Masters Student Recognizes Need to Identify Technical Needs for Successful Health Programming
What can a former middle school teacher in North Carolina understand about health workers struggling under an outbreak of Ebola in West Africa? Ebola devastated many West African countries in 2014–2015. Guinea, Sierra Leone, and Liberia were the most affected, with 28,610 cases and 10,808 deaths by March 2016. Deaths weren’t the only impact: national health systems were overwhelmed. As a result, MEASURE Evaluation, a $180 million project funded by the U.S. Agency for International Development (USAID), was asked to work in all three countries to help the governments improve their health systems in the wake of the outbreak.
The work performed by the MEASURE Evaluation technical experts embedded in each country entailed a needs assessment, strategic planning and technical assistance during and after their embedment.
My assignment was to write a desk review to compare the work MEASURE Evaluation did in Guinea, Sierra Leone and Liberia. I quickly realized that, for those working in these countries, it was difficult to focus on strengthening the health information system if the facilities did not have access to reliable technology and internet service, and if health workers didn’t have the skills to accomplish their goals. This is when I began to understand the true importance of technical assistance—called capacity building—and its similarity to classroom teaching.
Although this was my first assignment at MEASURE Evaluation, this connection to education put me immediately on familiar ground. It reminded me of the two years I spent as a middle school science teacher and the strategies teachers use every day. If a student did not have the ability to complete a task right away, I did not continue to ask them to complete it, which would frustrate them, nor did I give up on the student. I gave them extra assistance, often employing a tool called scaffolding—essentially helping students practice smaller skills that build their ability to complete the larger task. That’s capacity building.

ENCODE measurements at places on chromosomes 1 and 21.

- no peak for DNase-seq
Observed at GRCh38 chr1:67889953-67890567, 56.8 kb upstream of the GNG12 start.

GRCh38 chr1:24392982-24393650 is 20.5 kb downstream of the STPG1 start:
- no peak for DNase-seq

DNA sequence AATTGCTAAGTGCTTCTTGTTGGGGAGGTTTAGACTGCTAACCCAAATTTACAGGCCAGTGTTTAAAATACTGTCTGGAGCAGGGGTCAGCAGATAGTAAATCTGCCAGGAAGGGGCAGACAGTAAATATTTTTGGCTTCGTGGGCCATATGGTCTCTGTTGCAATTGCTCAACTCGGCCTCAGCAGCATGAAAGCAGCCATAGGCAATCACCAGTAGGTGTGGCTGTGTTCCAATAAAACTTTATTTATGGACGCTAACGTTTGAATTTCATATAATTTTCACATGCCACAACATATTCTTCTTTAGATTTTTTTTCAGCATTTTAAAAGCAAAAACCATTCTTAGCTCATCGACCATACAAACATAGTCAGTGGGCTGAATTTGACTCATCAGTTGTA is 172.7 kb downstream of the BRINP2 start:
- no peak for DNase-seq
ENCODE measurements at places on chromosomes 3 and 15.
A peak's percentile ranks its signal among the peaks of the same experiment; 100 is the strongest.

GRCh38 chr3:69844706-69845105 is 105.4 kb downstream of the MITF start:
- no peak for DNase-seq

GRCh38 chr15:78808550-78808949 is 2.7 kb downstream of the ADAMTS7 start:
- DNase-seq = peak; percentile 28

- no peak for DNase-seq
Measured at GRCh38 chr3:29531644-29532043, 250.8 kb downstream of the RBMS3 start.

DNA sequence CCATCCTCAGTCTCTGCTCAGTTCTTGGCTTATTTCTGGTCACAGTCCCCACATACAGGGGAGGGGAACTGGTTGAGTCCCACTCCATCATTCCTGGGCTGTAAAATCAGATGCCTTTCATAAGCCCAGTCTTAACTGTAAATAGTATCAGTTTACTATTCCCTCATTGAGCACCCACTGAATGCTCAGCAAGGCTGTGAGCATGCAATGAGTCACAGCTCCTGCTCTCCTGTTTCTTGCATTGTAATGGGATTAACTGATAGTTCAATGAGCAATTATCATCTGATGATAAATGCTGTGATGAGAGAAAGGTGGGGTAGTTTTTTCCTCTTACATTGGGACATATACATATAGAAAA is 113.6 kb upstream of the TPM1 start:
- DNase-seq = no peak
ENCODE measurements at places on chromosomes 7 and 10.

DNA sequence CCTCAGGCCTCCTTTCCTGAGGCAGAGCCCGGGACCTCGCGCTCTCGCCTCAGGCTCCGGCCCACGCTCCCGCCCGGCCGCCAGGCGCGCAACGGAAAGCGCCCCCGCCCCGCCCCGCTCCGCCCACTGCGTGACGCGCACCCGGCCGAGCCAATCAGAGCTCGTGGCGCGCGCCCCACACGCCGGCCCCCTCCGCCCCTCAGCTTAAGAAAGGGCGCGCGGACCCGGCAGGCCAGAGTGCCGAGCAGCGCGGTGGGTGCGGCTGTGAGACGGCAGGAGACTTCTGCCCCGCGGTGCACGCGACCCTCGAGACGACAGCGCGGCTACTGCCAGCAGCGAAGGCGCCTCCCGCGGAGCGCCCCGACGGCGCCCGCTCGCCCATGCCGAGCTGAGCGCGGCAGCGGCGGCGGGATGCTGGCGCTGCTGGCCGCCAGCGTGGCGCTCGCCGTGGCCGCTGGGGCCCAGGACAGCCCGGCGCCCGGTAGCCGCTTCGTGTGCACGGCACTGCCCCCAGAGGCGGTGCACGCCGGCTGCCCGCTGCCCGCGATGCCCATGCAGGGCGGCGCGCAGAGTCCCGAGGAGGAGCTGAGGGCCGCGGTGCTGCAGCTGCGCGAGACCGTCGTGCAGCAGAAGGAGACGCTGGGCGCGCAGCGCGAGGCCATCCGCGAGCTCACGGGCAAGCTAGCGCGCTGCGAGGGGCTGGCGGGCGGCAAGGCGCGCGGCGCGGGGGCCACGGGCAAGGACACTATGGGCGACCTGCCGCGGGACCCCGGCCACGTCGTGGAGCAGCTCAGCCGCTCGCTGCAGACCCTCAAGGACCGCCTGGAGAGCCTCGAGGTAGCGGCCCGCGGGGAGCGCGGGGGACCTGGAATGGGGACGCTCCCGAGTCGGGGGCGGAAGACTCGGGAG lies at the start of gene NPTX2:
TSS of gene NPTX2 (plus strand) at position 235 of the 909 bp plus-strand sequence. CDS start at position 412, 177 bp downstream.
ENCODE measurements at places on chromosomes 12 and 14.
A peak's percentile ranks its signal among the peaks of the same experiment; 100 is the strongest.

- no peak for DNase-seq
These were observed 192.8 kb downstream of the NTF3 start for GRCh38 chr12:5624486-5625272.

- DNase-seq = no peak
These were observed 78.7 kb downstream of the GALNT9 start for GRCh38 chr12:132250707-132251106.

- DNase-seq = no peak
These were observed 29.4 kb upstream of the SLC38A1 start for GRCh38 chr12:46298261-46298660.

Being able to make this connection to my experience has also made me realize how relevant it could be to my future. When formulating the desk review, I read many project-related documents and spoke with those who worked in-country. They helped me realize that although each country had the same end goal, the progress they could make depended on the context and capacity. For example, Liberia already had a functioning health information system; Guinea’s health information system was weakly functioning; and Sierra Leone’s health information system was just being established.
These realizations will continue to inform my work long after the review has been published. I’m studying maternal and child health in the Masters of Public Health program at the University of North Carolina at Chapel Hill. After graduation, I will work on the ground level to increase the health and quality of life for children and their families through education and other programming.
Although I will be working domestically, the lessons learned from West Africa work the same. The United States is not a monolith. Rural North Carolina has different needs and context than southern California. It’s important to consider both context and capacity—even here—in order to have successful and useful health programming. That’s how to make the greatest impact on the people we’re trying to help.
Read “Five Questions with Daijah Street Davis” from UNC Gillings School of Public Health.